"Take back yore filthy lucre," he said bitterly. "The day of
retribution is close onto hand, Breckinridge Elkins, and the Lord of
battles shall jedge between them which turns agen their kinfolks in
their extremerties!"

"In their which?" I says, but he merely snarled and went limping
off through the trees, calling back over his shoulder: "They is still
men on Bear Creek which will see justice did for the aged and
helpless. I'll git that English murderer if it's the last thing I do,
and you'll be sorry you stood up for him, you big lunkhead!"

I went back to where J. Pembroke was waiting bewilderedly, and
evidently still expecting a tribe of Injuns to bust out of the bresh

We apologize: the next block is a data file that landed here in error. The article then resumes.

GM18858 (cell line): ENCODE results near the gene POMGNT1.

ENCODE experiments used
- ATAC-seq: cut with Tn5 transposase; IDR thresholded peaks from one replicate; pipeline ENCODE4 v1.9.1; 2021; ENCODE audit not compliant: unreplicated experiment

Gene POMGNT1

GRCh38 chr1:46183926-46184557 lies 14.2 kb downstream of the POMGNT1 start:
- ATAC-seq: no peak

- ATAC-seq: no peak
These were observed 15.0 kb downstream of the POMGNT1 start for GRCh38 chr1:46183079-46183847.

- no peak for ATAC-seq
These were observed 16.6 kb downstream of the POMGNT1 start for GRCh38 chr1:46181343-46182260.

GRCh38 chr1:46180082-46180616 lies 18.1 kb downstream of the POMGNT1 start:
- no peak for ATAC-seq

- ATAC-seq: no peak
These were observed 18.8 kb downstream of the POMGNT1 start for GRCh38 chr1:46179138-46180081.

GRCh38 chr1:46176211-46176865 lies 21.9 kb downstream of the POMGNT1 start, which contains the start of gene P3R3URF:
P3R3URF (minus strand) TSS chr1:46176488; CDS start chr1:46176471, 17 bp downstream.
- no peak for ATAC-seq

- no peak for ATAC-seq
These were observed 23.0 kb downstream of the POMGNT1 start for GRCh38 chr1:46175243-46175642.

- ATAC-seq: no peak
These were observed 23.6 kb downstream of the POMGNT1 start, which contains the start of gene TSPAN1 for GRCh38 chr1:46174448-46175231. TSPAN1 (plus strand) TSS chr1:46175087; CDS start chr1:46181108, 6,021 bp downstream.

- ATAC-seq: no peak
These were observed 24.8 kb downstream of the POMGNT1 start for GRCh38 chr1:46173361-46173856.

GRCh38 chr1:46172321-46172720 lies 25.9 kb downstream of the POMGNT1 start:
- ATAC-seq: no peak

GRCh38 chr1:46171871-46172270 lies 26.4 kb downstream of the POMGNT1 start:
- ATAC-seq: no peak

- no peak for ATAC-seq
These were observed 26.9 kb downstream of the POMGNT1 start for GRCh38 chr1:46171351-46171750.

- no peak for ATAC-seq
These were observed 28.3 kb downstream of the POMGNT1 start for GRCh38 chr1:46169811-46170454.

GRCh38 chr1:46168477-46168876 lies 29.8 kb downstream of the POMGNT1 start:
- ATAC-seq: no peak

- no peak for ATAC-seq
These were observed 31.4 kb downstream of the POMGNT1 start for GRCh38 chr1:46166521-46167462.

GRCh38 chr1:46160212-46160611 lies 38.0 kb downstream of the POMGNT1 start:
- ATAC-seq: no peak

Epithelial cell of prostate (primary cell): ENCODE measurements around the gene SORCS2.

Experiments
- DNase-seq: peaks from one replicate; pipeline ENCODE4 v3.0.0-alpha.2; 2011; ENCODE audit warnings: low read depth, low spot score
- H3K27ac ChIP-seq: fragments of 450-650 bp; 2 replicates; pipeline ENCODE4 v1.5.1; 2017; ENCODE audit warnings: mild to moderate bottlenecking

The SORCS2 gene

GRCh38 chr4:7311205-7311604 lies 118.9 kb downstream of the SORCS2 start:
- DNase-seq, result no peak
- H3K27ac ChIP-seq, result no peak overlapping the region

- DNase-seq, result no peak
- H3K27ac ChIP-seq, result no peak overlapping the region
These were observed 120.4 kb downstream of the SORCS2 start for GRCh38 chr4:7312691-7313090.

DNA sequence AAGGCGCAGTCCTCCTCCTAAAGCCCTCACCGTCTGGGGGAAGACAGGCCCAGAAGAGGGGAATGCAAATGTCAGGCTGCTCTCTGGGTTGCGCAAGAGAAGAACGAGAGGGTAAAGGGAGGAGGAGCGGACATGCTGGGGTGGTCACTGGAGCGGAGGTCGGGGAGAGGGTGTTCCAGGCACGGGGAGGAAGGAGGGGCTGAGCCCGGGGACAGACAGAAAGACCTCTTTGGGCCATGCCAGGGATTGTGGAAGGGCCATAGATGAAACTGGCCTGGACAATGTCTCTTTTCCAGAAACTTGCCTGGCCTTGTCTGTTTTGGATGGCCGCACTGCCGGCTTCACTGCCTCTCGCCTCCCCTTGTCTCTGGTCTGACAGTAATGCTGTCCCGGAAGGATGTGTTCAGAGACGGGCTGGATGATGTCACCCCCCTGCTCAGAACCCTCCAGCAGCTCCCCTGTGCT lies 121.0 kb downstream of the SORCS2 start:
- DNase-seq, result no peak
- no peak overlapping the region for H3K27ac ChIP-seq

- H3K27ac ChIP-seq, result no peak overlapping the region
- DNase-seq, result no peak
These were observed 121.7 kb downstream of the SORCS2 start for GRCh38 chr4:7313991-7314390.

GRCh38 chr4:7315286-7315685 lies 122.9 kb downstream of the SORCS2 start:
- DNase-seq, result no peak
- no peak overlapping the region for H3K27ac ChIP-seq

and sculp him, and I said in disgust: "Let's go home. Tomorrer I'll
take you so far away from Bear Creek you can shoot in any direction
without hittin' a prize razorback or a antiquated gunman with a
ingrown disposition. When Uncle Jeppard Grimes gits mad enough to
throw away money, it's time to ile the Winchesters and strap your
scabbard-ends to yore laigs."

"Legs?" he said mistily, "But what about the Indian?"

"There warn't no Injun, gol-dern it!" I howled. "They ain't been
any on Bear Creek for four or five year. They--aw, hell! What's the
use? Come on. It's gittin' late. Next time you see somethin' you don't
understand, ast me before you shoot it. And remember, the more
ferocious and woolly it looks, the more likely it is to be a leadin'
citizen of Bear Creek."

It was dark when we approached Uncle Saul's cabin, and J. Pembroke
glanced back up the road, toward the settlement, and said: "My word,
is it a political rally? Look! A torchlight parade!"

I looked, and I said: "Quick! Git into the cabin and stay there."

He turned pale, and said: "If there is danger, I insist on--"